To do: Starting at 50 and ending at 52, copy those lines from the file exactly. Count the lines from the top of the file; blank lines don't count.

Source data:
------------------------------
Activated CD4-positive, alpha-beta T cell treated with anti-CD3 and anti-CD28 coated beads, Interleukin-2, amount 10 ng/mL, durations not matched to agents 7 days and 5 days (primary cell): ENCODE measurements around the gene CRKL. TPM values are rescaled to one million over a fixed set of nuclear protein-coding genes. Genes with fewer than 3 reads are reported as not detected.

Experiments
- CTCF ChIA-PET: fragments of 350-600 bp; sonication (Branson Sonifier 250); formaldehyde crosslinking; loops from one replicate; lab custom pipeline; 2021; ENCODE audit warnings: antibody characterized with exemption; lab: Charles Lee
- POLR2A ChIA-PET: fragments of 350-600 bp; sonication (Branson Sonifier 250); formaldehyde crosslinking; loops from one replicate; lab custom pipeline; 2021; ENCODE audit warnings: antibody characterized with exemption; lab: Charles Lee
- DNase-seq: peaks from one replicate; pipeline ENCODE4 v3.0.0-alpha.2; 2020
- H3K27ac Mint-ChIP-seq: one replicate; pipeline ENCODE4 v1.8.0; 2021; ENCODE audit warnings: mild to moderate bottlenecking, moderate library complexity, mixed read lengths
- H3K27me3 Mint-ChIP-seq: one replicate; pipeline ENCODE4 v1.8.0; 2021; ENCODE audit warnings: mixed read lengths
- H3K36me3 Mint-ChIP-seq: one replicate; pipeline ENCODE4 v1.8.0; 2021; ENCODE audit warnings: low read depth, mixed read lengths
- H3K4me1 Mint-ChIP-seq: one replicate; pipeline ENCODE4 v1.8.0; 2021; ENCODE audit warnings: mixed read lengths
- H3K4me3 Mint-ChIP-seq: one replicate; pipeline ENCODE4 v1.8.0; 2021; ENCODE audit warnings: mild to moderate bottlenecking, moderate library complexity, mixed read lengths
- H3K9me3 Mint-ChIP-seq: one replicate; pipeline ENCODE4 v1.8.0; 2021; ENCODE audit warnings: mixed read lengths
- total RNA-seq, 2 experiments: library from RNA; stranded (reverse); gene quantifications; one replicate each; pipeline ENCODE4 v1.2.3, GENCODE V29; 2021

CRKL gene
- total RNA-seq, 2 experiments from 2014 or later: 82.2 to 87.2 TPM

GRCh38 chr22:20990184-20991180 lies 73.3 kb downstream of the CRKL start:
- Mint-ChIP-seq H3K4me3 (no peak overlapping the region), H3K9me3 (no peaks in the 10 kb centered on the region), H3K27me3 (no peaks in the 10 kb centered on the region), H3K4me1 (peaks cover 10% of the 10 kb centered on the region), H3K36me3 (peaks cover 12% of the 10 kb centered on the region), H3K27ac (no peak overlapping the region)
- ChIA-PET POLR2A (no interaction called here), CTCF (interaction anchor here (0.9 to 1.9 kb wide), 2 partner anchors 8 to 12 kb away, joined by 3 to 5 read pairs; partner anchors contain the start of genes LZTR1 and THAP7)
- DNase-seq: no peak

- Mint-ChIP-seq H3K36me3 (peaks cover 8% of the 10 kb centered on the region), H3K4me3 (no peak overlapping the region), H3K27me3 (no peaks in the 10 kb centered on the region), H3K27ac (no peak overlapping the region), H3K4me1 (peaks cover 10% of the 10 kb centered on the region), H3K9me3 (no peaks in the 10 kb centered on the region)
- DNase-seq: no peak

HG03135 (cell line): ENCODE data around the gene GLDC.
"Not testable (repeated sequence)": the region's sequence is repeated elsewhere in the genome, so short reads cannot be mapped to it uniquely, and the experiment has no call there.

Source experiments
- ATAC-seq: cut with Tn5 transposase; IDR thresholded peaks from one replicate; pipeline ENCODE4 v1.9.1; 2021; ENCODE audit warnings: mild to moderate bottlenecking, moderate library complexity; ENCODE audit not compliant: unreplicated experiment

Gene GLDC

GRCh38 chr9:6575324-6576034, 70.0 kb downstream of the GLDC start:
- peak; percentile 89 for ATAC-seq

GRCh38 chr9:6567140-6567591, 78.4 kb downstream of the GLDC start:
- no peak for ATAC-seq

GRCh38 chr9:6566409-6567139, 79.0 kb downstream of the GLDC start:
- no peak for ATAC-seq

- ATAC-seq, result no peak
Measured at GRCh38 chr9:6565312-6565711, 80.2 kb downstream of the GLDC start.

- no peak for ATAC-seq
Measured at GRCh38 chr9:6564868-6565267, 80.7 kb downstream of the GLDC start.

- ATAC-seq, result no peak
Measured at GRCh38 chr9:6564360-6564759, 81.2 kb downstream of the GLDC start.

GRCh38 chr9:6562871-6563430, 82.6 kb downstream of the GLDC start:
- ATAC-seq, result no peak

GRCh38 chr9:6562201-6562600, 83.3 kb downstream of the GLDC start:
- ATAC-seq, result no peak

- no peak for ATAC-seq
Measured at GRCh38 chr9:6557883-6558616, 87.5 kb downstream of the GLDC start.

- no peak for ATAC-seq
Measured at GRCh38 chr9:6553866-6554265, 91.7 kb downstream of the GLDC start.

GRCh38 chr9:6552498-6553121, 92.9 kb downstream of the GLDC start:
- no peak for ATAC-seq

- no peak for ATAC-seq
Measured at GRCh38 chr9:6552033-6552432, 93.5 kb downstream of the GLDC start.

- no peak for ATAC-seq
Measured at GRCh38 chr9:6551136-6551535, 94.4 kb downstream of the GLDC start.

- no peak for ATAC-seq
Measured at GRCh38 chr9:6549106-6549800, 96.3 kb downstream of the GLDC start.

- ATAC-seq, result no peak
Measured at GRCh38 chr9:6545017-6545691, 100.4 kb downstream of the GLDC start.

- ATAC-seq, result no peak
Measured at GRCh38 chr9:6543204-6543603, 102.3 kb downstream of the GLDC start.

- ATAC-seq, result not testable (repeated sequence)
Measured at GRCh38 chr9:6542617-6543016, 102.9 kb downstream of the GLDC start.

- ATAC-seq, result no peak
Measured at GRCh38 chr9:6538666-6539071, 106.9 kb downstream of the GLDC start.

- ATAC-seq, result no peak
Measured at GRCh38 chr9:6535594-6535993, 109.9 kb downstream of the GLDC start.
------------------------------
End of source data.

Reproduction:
- no peak for ATAC-seq
Measured at GRCh38 chr9:6551136-6551535, 94.4 kb downstream of the GLDC start.

- no peak for ATAC-seq